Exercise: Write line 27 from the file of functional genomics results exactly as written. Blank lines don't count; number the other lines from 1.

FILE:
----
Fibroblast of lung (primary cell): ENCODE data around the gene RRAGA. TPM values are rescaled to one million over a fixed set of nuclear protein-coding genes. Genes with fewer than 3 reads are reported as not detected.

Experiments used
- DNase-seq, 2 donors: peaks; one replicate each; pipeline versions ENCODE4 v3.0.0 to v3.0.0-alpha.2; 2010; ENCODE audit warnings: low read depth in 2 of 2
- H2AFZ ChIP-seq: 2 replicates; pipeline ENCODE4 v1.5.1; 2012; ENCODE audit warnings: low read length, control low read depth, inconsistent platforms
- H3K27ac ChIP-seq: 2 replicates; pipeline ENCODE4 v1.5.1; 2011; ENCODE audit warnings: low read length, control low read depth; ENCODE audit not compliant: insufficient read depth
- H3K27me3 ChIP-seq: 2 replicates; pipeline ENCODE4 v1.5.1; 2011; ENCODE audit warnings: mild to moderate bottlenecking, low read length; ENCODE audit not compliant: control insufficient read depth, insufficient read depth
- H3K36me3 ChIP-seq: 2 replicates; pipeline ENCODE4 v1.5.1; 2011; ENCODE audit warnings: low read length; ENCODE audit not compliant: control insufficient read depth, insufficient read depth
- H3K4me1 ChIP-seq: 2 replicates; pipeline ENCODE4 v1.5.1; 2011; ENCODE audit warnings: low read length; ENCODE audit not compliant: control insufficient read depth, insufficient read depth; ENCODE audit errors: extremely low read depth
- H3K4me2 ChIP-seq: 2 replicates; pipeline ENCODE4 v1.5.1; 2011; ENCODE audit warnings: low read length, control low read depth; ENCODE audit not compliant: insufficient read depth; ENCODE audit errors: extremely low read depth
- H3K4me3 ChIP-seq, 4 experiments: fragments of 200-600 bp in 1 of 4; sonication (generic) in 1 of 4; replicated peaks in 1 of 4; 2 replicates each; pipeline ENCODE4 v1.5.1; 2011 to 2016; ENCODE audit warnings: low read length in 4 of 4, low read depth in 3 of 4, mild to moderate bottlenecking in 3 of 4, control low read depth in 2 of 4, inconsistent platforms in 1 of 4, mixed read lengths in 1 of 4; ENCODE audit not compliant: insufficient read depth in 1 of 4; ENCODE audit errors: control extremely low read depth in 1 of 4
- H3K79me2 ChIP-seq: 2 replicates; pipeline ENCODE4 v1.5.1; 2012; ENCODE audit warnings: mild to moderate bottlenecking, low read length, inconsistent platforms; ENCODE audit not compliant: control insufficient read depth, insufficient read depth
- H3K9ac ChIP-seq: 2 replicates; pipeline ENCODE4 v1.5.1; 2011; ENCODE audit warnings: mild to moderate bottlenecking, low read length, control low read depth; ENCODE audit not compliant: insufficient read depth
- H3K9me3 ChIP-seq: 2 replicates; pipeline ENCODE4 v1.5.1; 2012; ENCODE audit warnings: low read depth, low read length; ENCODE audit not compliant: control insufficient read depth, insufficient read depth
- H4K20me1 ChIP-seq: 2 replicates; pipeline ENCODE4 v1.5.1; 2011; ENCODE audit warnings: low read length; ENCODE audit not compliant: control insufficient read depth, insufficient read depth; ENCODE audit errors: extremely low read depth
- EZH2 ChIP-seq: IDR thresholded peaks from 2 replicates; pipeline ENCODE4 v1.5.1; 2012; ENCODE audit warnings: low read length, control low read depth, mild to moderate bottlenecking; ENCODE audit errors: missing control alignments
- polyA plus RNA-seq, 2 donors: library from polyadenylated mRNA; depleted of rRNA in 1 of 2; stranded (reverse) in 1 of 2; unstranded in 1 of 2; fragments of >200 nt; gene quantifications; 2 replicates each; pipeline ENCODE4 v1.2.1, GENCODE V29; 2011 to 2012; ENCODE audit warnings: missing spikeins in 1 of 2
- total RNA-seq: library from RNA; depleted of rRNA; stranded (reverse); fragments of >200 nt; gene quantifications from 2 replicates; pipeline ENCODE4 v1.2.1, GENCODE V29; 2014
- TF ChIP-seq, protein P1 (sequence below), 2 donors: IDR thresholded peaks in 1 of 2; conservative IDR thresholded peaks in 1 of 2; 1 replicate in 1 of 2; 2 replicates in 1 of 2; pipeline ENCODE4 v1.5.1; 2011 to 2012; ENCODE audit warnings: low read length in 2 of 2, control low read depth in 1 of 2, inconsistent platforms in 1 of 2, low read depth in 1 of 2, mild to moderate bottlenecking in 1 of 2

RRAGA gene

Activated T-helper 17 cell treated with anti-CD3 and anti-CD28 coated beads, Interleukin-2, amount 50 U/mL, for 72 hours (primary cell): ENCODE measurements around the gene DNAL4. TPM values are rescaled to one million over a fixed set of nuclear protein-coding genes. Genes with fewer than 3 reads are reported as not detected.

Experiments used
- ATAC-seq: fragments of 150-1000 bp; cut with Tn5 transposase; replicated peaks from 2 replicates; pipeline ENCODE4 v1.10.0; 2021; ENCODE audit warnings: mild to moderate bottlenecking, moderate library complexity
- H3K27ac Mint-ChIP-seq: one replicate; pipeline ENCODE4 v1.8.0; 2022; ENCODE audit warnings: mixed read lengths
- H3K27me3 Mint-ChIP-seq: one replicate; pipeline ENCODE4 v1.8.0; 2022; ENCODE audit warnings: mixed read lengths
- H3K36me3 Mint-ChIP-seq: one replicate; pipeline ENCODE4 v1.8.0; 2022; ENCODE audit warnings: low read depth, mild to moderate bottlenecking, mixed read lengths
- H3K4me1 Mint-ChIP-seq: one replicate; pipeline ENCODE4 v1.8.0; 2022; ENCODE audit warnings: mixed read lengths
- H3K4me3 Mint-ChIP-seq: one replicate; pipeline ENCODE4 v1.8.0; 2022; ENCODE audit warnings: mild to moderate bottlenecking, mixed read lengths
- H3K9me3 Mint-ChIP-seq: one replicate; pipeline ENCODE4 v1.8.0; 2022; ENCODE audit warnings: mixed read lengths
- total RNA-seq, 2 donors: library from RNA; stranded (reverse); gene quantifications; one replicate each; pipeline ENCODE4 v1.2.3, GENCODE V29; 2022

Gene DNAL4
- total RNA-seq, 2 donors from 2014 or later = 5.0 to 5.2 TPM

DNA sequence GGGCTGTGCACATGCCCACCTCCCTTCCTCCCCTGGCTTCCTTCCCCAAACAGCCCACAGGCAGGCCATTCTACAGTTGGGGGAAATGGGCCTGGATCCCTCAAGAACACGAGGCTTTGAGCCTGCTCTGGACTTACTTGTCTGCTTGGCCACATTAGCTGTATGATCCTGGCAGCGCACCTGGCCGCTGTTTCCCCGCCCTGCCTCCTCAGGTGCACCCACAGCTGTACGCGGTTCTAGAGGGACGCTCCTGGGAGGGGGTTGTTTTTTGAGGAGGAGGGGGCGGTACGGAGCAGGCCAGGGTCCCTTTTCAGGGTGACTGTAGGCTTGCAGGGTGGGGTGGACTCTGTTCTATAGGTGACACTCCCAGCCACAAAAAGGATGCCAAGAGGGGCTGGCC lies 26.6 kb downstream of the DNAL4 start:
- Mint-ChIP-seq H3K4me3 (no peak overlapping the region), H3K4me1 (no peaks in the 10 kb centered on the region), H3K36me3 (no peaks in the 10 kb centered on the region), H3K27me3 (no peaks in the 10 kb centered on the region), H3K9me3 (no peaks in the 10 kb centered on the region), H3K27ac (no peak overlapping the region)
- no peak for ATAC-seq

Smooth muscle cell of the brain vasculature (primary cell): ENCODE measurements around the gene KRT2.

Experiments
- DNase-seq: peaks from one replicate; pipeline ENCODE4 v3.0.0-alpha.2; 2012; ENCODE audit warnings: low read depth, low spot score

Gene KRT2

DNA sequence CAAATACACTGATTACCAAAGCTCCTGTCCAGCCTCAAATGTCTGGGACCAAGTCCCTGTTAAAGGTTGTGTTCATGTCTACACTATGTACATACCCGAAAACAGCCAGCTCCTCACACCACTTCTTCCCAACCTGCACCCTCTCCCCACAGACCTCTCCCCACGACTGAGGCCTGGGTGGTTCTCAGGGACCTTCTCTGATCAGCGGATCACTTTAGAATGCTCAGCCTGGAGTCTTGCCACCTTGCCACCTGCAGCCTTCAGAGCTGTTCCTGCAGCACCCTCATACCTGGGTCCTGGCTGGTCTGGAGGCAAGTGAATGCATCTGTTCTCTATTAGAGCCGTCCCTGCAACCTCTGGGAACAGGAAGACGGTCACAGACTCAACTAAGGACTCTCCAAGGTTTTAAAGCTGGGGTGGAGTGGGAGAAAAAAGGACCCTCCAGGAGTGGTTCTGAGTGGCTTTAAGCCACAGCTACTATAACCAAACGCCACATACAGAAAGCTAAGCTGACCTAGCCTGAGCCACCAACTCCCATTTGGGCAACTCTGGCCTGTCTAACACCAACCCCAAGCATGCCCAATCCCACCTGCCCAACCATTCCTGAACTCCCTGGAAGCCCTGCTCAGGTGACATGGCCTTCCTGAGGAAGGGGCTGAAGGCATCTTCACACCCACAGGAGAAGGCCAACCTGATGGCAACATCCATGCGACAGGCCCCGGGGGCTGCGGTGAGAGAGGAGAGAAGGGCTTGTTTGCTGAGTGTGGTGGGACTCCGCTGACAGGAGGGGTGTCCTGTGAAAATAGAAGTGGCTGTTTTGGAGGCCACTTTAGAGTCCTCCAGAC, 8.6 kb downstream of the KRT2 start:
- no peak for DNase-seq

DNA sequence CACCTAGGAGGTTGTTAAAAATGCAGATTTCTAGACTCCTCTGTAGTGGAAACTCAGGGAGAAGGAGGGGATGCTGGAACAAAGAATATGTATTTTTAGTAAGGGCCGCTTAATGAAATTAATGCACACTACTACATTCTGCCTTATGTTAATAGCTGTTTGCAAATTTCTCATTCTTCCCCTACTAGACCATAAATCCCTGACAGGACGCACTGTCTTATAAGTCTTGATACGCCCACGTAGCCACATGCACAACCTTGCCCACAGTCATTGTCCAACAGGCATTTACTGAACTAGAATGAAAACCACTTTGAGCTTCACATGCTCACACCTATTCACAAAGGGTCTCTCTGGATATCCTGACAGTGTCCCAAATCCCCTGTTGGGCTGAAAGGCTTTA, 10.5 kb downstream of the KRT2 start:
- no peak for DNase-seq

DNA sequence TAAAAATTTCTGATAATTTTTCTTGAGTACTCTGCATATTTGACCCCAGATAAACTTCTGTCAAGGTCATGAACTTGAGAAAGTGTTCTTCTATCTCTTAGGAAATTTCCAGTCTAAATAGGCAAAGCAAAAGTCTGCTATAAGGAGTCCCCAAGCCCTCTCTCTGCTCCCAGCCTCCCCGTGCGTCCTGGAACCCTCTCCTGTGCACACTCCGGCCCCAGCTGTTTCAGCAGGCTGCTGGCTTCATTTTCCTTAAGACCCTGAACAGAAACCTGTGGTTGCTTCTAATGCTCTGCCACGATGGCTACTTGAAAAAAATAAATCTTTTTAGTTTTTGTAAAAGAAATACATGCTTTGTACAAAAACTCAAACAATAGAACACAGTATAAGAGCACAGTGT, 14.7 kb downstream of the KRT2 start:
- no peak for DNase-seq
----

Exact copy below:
- H3K4me3 Mint-ChIP-seq: one replicate; pipeline ENCODE4 v1.8.0; 2022; ENCODE audit warnings: mild to moderate bottlenecking, mixed read lengths